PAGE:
“I think it really comes down to this sense that I'm not alone and that these things are not just on my shoulders.”
Christine had placed unrealistic burdens on herself as a mom and as a therapist. She realized she could be imperfect and ask for help and this was enough.
Christine also notes that the group aspects of the therapy were essential to integrating these insights into her life.
“They also had some really powerful experiences, and they could understand maybe the weirdness.”
Psychedelic insights can be unusual. For Christine, it was vital to be surrounded by people like herself who understood the experience and why it was meaningful.
A More Confident Christine
Christine is happy to report that she is fully off her antidepressants and feeling much better.
She finds herself lashing out less in irritation at her family. As a therapist, she finds herself more present and grounded with her clients.
“I feel like my nervous system is a tool that I use with my clients and the more regulated I can be and the more I can feel myself in a grounded place, I can show up better for my clients. So, I do think that I'm giving better quality service.”
Perhaps just as important, she feels more vivacious and connected in her social life.
“In those social situations, I find myself sharing more and being more engaged, worrying less about saying the right thing or something that they wouldn't necessarily want to hear. And coming home or coming away from most situations and not being nearly as drained as I had been over the past few years.”
Christine credits new mindfulness skills with her continued mental stability. During one of her more intense psychedelic journeys, she experienced a so-called “ego death”, which she describes as an out-of-body feeling where she could independently observe different parts of her psyche.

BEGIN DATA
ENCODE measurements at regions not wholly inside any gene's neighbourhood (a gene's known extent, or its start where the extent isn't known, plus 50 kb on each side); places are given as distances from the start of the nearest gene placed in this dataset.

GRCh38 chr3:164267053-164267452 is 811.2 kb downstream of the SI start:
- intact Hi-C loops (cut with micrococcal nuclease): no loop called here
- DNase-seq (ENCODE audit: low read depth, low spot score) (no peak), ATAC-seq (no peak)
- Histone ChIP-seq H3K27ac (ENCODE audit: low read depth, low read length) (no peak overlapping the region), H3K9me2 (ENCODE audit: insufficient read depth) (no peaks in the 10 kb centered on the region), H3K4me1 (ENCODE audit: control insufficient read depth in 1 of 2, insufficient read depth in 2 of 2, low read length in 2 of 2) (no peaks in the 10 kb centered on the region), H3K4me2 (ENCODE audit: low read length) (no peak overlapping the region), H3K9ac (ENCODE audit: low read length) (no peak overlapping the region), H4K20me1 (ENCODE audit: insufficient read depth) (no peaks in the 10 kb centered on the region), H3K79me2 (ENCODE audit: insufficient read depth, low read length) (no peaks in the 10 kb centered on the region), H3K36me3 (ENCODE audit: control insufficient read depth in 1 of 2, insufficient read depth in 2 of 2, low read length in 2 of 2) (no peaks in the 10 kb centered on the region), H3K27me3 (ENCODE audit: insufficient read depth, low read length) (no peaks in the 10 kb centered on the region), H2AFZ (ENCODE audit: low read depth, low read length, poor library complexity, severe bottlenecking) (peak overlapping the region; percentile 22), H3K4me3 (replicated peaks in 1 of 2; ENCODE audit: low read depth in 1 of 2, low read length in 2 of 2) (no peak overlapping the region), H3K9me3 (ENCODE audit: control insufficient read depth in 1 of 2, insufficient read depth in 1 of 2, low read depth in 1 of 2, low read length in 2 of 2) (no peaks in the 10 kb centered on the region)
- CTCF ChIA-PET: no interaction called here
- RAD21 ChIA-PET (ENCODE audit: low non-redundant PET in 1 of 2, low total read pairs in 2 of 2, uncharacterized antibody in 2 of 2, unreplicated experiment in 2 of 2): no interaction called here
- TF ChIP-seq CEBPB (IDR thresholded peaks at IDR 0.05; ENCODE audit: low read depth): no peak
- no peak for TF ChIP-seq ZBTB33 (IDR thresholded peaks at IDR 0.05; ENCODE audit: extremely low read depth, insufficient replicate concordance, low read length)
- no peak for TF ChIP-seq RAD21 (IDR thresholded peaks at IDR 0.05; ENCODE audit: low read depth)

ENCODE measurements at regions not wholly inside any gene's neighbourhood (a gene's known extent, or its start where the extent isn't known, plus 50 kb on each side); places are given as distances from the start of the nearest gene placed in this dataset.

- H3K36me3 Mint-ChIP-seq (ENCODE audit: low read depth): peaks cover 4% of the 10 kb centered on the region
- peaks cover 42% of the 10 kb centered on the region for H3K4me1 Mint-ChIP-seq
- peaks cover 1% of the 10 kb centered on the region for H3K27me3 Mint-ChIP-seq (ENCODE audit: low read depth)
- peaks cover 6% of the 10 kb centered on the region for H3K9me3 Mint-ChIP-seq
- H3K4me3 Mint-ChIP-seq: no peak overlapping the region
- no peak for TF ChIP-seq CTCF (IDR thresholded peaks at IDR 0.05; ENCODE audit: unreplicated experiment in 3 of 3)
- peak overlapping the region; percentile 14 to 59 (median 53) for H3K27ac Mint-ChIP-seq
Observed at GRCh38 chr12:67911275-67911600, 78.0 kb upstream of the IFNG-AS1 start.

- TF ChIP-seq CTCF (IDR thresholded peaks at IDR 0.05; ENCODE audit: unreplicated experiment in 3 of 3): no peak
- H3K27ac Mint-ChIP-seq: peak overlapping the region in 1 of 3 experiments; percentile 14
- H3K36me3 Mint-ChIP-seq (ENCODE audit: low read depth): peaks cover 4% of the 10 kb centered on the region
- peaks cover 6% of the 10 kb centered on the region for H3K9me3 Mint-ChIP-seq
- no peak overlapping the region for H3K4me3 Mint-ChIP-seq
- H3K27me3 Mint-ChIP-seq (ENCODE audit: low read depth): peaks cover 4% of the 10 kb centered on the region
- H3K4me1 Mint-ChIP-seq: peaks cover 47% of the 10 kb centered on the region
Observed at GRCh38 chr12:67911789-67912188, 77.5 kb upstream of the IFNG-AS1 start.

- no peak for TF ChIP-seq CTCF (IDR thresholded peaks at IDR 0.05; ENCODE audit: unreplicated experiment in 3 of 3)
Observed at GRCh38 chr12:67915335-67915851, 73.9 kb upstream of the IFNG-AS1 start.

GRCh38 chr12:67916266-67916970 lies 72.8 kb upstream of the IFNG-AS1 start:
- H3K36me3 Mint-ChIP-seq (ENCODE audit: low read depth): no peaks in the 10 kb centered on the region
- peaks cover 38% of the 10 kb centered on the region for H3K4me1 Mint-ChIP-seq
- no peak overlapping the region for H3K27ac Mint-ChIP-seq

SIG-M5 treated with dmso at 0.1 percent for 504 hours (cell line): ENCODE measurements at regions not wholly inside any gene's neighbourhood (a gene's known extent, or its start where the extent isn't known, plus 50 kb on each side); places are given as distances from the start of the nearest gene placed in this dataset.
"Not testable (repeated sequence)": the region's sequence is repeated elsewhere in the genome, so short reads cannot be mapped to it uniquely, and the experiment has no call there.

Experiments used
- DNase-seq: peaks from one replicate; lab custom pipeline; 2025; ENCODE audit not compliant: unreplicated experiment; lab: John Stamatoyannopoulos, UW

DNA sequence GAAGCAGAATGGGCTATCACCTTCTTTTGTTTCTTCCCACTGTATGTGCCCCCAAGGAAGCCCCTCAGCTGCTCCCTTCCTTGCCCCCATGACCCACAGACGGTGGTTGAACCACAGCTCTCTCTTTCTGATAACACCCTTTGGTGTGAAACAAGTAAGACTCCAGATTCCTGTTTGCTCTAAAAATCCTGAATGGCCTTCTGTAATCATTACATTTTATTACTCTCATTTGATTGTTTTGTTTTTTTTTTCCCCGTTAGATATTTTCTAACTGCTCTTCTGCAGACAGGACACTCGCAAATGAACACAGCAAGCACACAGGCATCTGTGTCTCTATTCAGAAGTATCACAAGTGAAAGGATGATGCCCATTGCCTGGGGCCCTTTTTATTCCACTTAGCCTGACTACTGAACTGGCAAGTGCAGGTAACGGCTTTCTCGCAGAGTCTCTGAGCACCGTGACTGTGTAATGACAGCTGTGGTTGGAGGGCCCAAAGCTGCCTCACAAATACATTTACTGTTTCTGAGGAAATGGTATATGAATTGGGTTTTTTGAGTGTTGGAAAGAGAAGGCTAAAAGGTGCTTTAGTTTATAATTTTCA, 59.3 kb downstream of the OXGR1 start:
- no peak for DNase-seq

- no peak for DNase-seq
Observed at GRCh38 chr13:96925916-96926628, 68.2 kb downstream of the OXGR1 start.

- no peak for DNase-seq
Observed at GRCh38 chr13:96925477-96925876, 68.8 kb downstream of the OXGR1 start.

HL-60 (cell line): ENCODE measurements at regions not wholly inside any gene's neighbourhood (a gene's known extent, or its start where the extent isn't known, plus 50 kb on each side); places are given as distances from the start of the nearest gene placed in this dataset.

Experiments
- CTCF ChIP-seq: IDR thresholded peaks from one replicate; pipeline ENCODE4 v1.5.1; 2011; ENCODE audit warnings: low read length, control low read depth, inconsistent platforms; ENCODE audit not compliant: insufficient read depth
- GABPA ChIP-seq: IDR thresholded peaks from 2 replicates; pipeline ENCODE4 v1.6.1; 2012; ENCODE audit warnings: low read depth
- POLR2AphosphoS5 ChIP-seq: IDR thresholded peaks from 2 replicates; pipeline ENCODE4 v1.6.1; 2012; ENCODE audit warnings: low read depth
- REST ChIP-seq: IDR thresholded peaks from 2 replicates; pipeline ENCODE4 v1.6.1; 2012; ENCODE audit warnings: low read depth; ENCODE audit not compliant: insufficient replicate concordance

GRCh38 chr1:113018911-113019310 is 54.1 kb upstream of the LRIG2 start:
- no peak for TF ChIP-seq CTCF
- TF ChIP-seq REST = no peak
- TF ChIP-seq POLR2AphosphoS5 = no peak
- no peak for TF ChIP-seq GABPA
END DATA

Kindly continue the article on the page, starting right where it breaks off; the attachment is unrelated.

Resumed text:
During this daydream, Christine could hear the chatter of her negative, depressive, and judgmental self. "When are you going to post about this on Instagram?" she remembers hearing. But as a disembodied observer, she began to understand that these judgmental ruminations were a part of her psyche trying to care for her.
She could listen to the judgmental and worrisome voices without letting fear overcome her.
Now, when she begins to involuntarily ruminate, she’s better able to practice a form of mindfulness and experience a sense of objective awareness of the voices.
“Even significant family issues can be resolved and those feeling that come from that can be resolved in just a matter of hours, versus something that persists. And I ruminate on and it sticks with me for a very long time, and just kind of keeps me in that bogged down stuck place.”
Overall, Christine is feeling less anxious and depressed. She hasn’t resolved all the issues (she still sees a counselor with her husband) but is grateful for the progress made.
“I loved the entire structure of the experience.”
*Christine is a pseudonym. Some quotes edited for clarity
About the author
Greg Ferenstein is the founder of Frederick Research, a mental health innovation consulting firm. His research has been widely covered in leading publications, including the New York Times, The Brookings Institute and The Washington Post.
His field investigations in mental health have been supported by respected technology companies, from Google.org to Lyft and his public policy papers have influenced bills at the U.S. federal and state level.
Prior to founding Frederick Research, he taught statistics for journalists at the University of Texas and received a Masters in Mathematical Behavioral Sciences.